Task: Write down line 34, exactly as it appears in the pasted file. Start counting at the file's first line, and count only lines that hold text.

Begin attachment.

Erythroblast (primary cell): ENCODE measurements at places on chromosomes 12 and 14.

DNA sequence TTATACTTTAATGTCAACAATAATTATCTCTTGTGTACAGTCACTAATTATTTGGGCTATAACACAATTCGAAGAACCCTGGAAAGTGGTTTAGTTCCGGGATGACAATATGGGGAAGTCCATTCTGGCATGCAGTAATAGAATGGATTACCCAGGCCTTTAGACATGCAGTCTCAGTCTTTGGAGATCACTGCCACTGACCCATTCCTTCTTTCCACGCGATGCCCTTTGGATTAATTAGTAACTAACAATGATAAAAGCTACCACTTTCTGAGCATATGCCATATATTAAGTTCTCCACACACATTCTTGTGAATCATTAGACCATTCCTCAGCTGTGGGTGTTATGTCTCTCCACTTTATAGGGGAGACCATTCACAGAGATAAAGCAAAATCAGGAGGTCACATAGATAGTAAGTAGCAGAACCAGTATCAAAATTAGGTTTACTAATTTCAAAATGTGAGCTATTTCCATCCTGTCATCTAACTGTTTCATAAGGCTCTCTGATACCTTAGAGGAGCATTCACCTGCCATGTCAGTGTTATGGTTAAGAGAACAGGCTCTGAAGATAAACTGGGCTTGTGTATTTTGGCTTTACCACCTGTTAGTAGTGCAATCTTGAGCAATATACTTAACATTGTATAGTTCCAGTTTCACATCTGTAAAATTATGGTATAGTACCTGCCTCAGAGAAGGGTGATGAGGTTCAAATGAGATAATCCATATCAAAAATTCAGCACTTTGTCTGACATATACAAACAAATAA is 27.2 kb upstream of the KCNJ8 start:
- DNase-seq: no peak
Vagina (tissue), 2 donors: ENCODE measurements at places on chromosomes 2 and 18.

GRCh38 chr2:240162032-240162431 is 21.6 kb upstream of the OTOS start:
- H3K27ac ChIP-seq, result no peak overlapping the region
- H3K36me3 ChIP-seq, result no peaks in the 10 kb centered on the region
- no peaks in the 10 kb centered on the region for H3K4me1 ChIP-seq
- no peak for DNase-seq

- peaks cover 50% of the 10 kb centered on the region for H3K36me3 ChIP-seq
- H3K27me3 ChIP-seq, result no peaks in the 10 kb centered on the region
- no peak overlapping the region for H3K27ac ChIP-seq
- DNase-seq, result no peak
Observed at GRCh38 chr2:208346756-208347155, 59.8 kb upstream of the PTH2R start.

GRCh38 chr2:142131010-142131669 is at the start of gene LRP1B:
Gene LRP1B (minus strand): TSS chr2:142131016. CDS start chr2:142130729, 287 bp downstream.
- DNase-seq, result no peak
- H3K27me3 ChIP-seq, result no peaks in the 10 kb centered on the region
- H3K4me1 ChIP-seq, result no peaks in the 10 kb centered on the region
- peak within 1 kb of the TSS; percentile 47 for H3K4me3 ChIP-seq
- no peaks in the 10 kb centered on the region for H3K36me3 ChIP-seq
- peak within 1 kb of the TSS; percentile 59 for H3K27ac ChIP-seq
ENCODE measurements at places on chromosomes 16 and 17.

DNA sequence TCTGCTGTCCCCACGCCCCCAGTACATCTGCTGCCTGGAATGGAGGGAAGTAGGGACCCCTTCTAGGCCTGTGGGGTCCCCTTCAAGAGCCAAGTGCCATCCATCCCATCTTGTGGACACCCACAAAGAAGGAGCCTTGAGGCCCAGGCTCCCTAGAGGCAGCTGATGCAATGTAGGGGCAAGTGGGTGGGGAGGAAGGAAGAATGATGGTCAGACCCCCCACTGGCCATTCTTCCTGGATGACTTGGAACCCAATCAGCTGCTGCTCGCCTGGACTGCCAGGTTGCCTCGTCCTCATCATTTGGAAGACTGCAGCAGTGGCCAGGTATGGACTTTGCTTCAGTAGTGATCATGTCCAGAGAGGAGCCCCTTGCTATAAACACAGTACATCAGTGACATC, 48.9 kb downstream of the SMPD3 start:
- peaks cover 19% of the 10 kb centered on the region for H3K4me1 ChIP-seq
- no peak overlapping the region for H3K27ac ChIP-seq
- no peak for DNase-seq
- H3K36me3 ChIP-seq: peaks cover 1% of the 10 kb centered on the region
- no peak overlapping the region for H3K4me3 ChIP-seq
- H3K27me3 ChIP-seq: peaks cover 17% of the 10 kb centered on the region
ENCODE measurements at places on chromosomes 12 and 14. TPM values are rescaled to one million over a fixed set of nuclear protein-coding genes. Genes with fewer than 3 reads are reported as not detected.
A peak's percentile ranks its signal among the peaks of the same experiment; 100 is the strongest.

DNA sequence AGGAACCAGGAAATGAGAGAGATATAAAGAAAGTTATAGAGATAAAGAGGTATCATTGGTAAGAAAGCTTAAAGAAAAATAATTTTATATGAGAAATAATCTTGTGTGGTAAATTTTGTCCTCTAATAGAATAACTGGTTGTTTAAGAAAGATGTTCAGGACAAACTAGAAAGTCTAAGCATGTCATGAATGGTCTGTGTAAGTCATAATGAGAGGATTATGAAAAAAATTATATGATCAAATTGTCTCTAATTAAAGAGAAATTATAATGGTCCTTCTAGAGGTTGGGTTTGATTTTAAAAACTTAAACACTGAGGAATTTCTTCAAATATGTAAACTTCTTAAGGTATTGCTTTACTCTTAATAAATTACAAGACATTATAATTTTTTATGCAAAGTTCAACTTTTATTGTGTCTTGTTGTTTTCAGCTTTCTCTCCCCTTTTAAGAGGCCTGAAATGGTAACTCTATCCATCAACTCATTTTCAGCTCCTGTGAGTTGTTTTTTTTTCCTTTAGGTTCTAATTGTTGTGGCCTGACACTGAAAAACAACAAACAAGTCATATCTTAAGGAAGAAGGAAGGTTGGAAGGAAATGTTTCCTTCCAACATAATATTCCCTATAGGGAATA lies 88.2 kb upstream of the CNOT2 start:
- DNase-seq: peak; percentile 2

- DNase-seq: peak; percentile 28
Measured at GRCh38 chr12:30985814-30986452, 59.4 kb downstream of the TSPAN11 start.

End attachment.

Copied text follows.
- DNase-seq: peak; percentile 2